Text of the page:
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    I have this book, it is titled: Interlinear for the Rest of Us: The Reverse Interlinear for New Testament Word Studies by William Mounce. The English text is the NIV with the Goodrick-Kohlenberger numbers (not Strongs numbers). There are no numbers for the greek text which is at the bottom of the page, in a little small font. There is a nice little greek pep talk in the beginning of the book. When I finally commit to learning greek, this will be the last thing I read before I begin to actually learn the language.

    Personally, I only use this book for one purpose; that is to get the Goodrick-Kohlenberger numbers so that I can look up information in the New International Dictionary of New Testament Theology: Abridged Edition by Verlyn Verbrugge. There are of course other ways of finding these numbers, for example using a chart to convert from Strongs but I'm a book junkie and I found this book on the used market at a reasonable price. Also, there is a lot of greek grammar info.

    The book uses thin Bible paper but measures in a large format, same size as the above mentioned dictionary.
     
    #10 thomas15, Jun 21, 2011
    Last edited by a moderator: Jun 21, 2011
  11. BobinKy

    BobinKy
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    Mine is 1 volume. I did not know Zondervan ever published a 4-volume Interlinear NT.

    ...Bob
     
  12. BobinKy

    BobinKy
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    Thanks for the information.

    ...Bob
     
  13. BobinKy

    BobinKy
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    I am a retired business man, not a pastor. For NT interlinear I use two.

    The NRSV New Greek-English Interlinear New Testament. I have both the personal size and full size editions. Although there are no Strong's or GK numbers, I really like the large Greek font in the full size edition. I also like the textual variants identified at the bottom of the page. The side-bar translation is NRSV.

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    My second NT interlinear is The Zondervan Greek and English Interlinear New Testament KJV/NIV. This interlinear has more information than the first one that I listed. However, all of this additional information comes at the cost of smaller font size. GK numbers appear below the literal word-for-word translation. Some textual variants appear at the bottom of the page, but not near as many with the first interlinear. The side-bar translations are NIV 1984 and KJV.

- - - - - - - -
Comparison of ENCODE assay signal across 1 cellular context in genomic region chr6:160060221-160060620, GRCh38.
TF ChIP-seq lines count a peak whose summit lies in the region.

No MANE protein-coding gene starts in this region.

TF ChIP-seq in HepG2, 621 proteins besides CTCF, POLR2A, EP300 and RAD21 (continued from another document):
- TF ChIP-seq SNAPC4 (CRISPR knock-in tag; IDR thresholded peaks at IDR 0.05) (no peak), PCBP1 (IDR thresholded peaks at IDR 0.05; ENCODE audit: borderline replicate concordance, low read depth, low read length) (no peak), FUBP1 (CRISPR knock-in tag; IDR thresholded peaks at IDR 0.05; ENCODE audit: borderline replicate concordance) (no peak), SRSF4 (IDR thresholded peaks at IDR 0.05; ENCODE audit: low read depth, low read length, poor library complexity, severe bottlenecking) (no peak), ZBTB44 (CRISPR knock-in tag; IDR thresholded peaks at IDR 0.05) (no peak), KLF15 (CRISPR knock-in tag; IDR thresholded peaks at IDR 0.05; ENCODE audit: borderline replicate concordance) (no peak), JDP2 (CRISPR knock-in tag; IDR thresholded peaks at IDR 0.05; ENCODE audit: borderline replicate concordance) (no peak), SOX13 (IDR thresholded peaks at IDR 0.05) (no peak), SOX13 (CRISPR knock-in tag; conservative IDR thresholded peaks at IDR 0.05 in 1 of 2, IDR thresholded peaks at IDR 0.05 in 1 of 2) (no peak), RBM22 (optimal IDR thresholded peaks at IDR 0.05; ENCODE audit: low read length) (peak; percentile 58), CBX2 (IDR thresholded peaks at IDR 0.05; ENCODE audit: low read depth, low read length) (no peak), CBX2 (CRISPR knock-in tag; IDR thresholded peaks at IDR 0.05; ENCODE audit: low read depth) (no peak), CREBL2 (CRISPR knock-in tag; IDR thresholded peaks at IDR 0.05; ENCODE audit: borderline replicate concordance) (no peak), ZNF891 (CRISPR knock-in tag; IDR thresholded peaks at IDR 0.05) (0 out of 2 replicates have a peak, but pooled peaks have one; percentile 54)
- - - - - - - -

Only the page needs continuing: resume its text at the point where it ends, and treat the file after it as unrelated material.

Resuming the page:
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    I considered a reverse interlinear with the NIV 1984 text. However, I decided I would stay with the two regular interlinears listed above. I have used LOGOS software (and others) in the past. Now, in my retirement, I am pretty much paper format. With one exception, I use E-Sword for KJB studies.


    ...Bob
     
  14. BobinKy

    BobinKy
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  15. Dr. Bob

    Dr. Bob
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    Since my vocab is habitually "rusty", an interlinear for devotional and general reading is a blessing.

    But why would one start with a man-made translation and try to fit the inspired God-breathed words into it??

    We had a pastor friend who spent 3 years "rewriting" the Greek to coincide with the KJV (whichever edition he thought was perfect). He actually changed the Greek words, endings, plurals, etc to match the KJV.

    I withstood this idolatrous attack on God's Word and we've never spoken again. The word order, syntax and grammatical structure of the inspired Words is not to be tampered with imho.
     
  16. Deacon

    Deacon
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    Yet never-the-less, we do change these every time we translate the original languages of scripture.

    The reverse-interlinear is merely a simple tool to bring a novice closer to the original meaning of each English word and phrase.

    Rob